President Barack Obama’s use of drone strikes abroad is a polarizing debate, and the legality and secrecy of the strikes is often called into question by lawmakers. The public’s top concern over the strikes, according to the Pew Research Center, is the potential endangerment of civilians’ lives.
However, a recent Congressional hearing in which five lawmakers met with survivors of a drone attack was met with disappointing coverage in the media. What was even more disappointing, however, was the lack of turnout by members of Congress. Only five representatives showed up.
The survivors — a schoolteacher, Rafiq ur Rehman and his two children — presented a harrowing account of a U.S. drone attack that killed Rehman’s mother and injured the two children in a remote tribal region of Pakistan last October.
According to Common Dreams, a nonprofit independent news center, “’Nobody has ever told me why my mother was targeted that day,’ Rafiq wrote in an open letter to President Obama last week. ‘The media reported that the attack was on a car, but there is no road alongside my mother’s house. Several reported the attack was on a house. But the missiles hit a nearby field, not a house. All reported that five militants were killed. Only one person was killed — a 65-year-old grandmother of nine.’
“’But the United States and its citizens probably do not know this,’ Rafiq continued. ‘No one ever asked us who was killed or injured that day. Not the United States or my own government. Nobody has come to investigate nor has anyone been held accountable.’”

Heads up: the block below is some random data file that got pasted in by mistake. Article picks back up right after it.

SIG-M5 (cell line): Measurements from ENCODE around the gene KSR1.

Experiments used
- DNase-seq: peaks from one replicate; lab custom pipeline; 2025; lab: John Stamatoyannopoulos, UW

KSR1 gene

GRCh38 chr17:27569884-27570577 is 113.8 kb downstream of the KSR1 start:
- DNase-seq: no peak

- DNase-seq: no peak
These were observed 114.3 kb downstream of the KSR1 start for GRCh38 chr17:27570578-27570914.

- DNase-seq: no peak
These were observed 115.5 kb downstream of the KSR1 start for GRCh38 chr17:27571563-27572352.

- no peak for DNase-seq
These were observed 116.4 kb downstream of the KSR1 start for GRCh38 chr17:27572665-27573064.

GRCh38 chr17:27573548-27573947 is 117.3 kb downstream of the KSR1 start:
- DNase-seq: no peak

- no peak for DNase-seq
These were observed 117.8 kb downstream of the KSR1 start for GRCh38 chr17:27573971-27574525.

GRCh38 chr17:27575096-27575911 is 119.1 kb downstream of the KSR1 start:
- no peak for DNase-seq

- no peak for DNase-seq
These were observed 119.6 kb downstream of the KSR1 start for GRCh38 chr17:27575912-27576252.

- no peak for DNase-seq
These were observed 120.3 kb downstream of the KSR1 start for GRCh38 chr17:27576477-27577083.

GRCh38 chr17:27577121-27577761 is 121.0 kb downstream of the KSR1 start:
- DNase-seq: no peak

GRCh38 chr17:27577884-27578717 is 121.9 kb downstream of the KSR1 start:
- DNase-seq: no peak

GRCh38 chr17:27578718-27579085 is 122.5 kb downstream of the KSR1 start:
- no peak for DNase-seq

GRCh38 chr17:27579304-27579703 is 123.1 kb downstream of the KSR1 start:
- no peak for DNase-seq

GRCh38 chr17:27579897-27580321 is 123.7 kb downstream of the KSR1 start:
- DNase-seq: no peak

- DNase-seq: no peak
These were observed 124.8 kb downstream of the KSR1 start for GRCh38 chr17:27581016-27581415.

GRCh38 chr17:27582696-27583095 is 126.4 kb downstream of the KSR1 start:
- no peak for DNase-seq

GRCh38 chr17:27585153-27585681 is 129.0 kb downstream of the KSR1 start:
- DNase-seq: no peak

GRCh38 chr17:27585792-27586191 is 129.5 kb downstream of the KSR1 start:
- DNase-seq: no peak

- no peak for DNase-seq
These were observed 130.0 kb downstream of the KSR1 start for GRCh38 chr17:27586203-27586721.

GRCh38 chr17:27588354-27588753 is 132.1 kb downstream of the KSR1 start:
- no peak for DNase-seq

He concluded, ‘Quite simply, nobody seems to care.’”
Rehman’s 13-year-old son, Zubair, gave a heartbreaking statement.
“I no longer love blue skies,” he said. “In fact, I now prefer grey skies. Drones don’t fly when sky is grey.”
The family’s testimony reportedly caused the translator to break down in tears during the hearing.
Outside of The Guardian, The New Yorker and Al Jazeera America, the hearing has received little attention from American media. And, hello, only five representatives showed up to listen to the Rehmans’ gut-wrenching testimony: Rep. Alan Grayson (D-Fla.), who called the hearing, Rep. John Conyers (D-Mich.), Rep. Janice Schakowsky (D-Ill.), Rep. Rush Holt (D-N.J.) and Rep. Rick Nolan (D-Minn.).
Americans — especially lawmakers and the media — seem to be content with inaction. Aside from grassroots protests, the drone strikes seem to be met with collective apathy.
Holocaust survivor and professor Elie Wiesel said, “We must take sides. Neutrality helps the oppressor, never the victim. Silence encourages the tormentor, never the tormented.”
The drone problem is no longer rooted simply in politics. Civilian lives are endangered, and attacks such as the one on Rehman’s family, with no rhyme or reason, prove that power is going unchecked within the federal government.